On the boys’ side, Grand Island was seeded 2nd in District 1 as the #7 overall seed, but they finished 5th, 29 points out of 3rd place. Grand Island’s #2 runner, Gage Long, fell ill after finishing 4th at the UNK Invite and didn’t race in October. Had he been healthy, the team would have had a much better chance to qualify.


The McCool Junction girls won the Class D title by one point over Ainsworth. Four of the five girls on the McCool Junction team were among the last 15 runners in the race at 200 meters. While their top performer Payton Gerken moved up from 13th after the first mile to 12th at the finish, the other two scorers, Alyssa Plock and McKenna Yates, moved up 27 and 25 spots, respectively, in the last 2.1 miles.

Speaking of late movers, Zach Cloud (GICC) moved up 10 spots in the last 1.1 mile to earn a 6th place medal in Class C, while Tyler Neville of McCool Junction improved from 20th to 10th in Class D. The next best improvements were in Class A where Nolan Miller of Fremont and Henry Slagle of Prep moved up 7 and 5 spots, respectively, in the last 1.1 mile to finish 10th and 11th.

On the girls’ side, Class B had a lot of action after 2 miles. Hailey Amandus of Blair jumped 16 spots to 13th, Sienna Dutton of McCook jumped 10 spots to 14th, and Abigail Metscke of Elkhorn improved from 22nd to 15th. Shelby Bracker of Fremont had the best Class improvement, moving from 15th at two miles to an 8th place medal. Interestingly, the top 16 Class D runners at two miles were the same top 16 at the finish.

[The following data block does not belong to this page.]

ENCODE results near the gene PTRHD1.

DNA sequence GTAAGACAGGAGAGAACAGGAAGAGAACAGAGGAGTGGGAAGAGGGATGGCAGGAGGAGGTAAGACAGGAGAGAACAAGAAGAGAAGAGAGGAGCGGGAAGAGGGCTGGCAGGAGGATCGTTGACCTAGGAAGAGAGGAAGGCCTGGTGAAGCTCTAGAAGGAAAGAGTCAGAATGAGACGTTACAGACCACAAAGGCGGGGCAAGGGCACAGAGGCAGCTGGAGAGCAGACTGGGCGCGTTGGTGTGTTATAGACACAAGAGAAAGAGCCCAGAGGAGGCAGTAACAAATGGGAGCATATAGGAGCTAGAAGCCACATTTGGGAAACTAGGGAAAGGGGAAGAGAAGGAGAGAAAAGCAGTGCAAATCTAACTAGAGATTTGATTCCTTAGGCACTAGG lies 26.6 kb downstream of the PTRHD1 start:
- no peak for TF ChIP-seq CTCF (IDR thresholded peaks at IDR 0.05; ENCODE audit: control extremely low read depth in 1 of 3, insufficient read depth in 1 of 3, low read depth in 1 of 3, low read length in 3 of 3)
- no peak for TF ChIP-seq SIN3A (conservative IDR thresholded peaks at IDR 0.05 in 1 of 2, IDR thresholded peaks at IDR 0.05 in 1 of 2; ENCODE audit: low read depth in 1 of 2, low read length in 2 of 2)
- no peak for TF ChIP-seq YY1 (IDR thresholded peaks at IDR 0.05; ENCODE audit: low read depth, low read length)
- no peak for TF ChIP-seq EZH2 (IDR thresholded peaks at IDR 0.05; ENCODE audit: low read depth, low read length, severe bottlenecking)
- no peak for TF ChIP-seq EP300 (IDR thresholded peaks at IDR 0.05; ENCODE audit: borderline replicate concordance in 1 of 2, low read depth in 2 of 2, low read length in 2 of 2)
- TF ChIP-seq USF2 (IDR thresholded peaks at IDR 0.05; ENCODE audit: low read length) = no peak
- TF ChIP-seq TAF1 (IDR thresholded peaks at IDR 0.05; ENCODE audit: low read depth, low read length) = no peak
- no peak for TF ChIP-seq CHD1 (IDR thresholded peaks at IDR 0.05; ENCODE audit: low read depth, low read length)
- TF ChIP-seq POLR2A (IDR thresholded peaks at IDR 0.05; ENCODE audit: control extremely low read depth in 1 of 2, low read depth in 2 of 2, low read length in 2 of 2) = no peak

For both genders, Jarrett Miles of North Platte St. Pat’s had the best improvement among medalists between the first mile and the finish, improving from 49th to 14th.


I’ve had the good fortune to have a son competing at State for the last seven years, including 2017 where my sons raced together. The State meet is the culmination of a season of work and possibly a career of work, and I suspect the majority of competitors walk away disappointed. I posted an article earlier this week about how everyone wins in cross country, and perhaps you’ll take it to heart. It is posted at

While my career as a high school cross country parent has wrapped up, I plan to continuing writing and taking pictures this spring. I will have two boys competing in college next fall, so my high school coverage may suffer a bit. However, I’ve had a love affair with high school distance running for over 40 years, and I will do my best to stay engaged.


After all the State races were finished this year, I was packing up the Creighton Prep tent when three Papillion South runners passed by on their cooldown run. I suspect that they didn’t run as well as they had hoped, but they made a U-turn when they saw the Prep banner. They wanted to stop to congratulate the two Prep medalists. Three years ago these kids were competitors and strangers, and now they’re friends and five members of a running community that wants everyone to do well. Welcome to the club, boys.


Jay Slagle is a volunteer writer for the Nebraska Elite TC website He posts Nebraska high school race pictures at and race results at @preprunningnerd on Twitter. The father of three teenagers, Jay is a self-professed running nerd who was never good at running. His article about Noah Lambrecht, The Runner with the Broken Heart, has been viewed over 200,000 times and is available at He’s a sucker for a good story, so e-mail him at if you’ve got one. He has written two children’s books available for sale on Amazon. Visit for more information.